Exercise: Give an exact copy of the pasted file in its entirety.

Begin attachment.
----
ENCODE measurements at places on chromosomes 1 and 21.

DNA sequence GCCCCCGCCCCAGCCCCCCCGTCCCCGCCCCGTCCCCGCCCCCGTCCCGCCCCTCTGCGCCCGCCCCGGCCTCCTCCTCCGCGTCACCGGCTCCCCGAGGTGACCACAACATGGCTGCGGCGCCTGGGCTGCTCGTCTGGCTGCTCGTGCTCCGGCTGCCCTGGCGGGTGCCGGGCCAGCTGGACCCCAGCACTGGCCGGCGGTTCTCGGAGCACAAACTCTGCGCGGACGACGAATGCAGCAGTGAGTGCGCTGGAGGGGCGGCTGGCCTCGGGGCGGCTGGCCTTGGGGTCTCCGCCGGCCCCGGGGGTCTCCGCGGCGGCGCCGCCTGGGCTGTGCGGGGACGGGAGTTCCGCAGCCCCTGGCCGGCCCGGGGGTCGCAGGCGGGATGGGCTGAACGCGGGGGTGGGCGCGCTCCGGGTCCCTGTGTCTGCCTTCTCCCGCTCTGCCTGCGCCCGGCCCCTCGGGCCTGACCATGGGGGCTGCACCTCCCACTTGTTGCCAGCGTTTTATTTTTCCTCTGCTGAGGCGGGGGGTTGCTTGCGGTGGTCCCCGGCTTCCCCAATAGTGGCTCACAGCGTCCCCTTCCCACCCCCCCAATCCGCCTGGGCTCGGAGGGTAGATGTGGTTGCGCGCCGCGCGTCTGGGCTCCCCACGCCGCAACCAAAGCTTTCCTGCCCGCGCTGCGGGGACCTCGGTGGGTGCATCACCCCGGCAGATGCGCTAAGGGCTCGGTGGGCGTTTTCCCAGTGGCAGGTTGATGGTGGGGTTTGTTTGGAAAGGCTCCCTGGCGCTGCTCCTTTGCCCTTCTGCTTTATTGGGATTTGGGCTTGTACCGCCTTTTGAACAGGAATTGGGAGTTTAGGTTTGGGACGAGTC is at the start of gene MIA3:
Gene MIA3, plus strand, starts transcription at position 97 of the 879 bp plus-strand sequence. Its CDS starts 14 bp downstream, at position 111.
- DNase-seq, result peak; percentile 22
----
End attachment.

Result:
ENCODE measurements at places on chromosomes 1 and 21.

DNA sequence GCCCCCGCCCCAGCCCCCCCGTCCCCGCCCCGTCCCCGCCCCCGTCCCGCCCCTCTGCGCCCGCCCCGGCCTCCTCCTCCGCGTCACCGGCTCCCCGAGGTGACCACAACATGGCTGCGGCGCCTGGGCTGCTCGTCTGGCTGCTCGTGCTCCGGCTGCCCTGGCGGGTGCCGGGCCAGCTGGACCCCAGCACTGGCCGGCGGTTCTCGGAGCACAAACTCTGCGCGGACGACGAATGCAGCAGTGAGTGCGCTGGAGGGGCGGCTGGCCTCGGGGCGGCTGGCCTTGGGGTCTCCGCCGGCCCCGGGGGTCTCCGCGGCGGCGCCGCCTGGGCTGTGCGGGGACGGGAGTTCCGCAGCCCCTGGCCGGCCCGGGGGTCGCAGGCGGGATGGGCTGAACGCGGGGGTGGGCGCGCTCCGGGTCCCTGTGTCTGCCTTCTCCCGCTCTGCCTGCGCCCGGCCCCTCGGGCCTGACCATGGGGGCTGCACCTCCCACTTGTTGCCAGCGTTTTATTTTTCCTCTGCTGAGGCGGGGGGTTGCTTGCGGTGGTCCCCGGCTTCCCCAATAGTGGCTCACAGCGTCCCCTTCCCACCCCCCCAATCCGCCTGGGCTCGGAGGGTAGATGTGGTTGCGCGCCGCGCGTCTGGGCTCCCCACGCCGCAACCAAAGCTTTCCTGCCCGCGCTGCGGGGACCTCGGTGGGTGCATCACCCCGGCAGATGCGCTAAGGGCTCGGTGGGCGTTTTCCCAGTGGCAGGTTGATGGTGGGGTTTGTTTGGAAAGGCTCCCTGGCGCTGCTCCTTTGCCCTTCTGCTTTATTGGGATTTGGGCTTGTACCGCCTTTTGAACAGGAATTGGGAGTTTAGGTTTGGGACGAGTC is at the start of gene MIA3:
Gene MIA3, plus strand, starts transcription at position 97 of the 879 bp plus-strand sequence. Its CDS starts 14 bp downstream, at position 111.
- DNase-seq, result peak; percentile 22